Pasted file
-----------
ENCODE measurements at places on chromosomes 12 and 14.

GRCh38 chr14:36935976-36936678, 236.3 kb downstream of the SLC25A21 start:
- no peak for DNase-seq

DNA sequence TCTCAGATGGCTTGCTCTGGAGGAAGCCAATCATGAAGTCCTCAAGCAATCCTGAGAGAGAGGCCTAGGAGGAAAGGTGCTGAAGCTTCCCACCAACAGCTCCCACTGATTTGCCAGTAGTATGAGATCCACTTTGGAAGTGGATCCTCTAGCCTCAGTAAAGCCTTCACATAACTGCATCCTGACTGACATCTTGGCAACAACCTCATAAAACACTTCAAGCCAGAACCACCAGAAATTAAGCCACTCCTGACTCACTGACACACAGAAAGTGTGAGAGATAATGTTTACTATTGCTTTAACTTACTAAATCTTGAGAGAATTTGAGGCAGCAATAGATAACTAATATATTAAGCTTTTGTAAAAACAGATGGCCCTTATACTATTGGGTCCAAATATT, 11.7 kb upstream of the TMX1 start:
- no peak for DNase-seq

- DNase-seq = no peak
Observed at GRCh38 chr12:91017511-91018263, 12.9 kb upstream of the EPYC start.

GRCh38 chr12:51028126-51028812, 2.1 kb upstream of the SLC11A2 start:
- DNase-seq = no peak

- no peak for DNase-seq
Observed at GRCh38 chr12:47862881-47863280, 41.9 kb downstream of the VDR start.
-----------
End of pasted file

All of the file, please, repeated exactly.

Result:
ENCODE measurements at places on chromosomes 12 and 14.

GRCh38 chr14:36935976-36936678, 236.3 kb downstream of the SLC25A21 start:
- no peak for DNase-seq

DNA sequence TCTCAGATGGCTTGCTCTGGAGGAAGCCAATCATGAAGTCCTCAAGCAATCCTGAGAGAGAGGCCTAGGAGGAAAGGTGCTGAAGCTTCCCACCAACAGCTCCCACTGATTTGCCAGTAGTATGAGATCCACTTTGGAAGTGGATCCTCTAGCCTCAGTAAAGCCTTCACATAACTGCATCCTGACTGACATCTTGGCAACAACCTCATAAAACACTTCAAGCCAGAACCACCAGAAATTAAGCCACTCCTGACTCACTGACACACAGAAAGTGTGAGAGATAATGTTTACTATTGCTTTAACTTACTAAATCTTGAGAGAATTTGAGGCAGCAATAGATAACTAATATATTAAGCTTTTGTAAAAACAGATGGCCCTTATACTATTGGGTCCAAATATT, 11.7 kb upstream of the TMX1 start:
- no peak for DNase-seq

- DNase-seq = no peak
Observed at GRCh38 chr12:91017511-91018263, 12.9 kb upstream of the EPYC start.

GRCh38 chr12:51028126-51028812, 2.1 kb upstream of the SLC11A2 start:
- DNase-seq = no peak

- no peak for DNase-seq
Observed at GRCh38 chr12:47862881-47863280, 41.9 kb downstream of the VDR start.